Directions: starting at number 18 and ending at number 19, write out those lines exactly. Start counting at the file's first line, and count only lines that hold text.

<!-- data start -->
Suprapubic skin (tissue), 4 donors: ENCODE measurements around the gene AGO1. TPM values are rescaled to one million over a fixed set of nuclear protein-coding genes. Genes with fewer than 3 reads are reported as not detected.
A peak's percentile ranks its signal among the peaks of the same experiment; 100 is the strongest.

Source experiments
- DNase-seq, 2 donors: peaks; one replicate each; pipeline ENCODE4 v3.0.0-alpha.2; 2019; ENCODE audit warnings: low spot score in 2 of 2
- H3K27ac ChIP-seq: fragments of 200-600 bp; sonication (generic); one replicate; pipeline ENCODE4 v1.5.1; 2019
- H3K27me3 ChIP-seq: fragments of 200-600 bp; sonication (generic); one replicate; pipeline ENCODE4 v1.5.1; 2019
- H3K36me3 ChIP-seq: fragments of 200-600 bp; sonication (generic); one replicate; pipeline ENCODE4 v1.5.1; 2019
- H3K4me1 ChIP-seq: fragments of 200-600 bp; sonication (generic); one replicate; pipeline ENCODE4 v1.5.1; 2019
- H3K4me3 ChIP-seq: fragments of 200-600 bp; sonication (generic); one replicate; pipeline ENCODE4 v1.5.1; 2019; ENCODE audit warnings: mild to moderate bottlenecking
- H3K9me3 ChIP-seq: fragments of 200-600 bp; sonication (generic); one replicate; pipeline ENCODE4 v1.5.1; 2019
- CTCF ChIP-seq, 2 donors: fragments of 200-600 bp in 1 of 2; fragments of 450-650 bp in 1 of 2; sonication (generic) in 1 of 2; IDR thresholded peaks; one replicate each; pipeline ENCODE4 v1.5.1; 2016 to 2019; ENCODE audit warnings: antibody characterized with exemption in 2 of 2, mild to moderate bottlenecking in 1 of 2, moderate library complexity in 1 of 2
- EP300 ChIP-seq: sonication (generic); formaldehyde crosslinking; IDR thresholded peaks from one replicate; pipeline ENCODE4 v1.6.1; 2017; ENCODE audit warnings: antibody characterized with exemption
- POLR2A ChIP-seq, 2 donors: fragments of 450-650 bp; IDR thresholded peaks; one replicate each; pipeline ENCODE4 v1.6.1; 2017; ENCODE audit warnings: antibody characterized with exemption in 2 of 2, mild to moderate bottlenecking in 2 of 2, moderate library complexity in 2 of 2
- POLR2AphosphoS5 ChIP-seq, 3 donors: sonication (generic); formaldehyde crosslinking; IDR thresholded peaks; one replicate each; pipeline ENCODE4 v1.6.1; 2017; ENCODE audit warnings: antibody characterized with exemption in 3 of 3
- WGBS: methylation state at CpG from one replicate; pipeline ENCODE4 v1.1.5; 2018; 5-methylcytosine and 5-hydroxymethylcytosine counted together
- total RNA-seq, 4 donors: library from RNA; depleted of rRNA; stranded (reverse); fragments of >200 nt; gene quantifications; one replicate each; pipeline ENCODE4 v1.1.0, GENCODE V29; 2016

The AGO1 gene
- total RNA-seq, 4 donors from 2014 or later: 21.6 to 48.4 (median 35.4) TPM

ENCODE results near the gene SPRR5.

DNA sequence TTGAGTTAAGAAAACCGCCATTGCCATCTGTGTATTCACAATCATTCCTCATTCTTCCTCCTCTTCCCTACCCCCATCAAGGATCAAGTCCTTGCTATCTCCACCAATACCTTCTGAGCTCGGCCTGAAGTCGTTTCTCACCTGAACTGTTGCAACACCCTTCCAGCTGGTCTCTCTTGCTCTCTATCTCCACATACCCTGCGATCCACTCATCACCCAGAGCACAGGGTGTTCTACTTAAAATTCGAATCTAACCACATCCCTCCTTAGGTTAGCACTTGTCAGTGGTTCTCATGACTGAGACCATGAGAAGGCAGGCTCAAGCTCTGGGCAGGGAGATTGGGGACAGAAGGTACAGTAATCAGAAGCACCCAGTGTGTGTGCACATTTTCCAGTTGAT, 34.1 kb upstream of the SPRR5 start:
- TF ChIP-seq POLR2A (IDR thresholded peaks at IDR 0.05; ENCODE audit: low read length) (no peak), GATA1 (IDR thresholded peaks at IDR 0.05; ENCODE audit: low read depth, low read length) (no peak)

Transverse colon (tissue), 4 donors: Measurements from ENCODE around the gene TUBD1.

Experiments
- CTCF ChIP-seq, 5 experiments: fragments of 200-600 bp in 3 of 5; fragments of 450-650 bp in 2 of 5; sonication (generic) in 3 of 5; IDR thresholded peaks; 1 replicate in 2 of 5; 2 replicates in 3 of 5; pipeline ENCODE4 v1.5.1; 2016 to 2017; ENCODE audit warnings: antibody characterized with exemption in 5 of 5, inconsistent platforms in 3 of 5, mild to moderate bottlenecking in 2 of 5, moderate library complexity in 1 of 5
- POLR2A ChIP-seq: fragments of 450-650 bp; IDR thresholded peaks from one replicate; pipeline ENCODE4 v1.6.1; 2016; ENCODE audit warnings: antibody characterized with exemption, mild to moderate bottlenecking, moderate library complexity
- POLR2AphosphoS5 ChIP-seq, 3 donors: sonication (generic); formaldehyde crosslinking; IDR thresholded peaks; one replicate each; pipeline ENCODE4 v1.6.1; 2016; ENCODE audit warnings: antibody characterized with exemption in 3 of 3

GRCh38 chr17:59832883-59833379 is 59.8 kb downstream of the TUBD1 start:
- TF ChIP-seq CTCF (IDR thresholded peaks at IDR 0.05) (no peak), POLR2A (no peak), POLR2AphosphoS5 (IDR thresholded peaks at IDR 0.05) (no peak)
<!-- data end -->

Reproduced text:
- total RNA-seq, 4 donors from 2014 or later: 21.6 to 48.4 (median 35.4) TPM

ENCODE results near the gene SPRR5.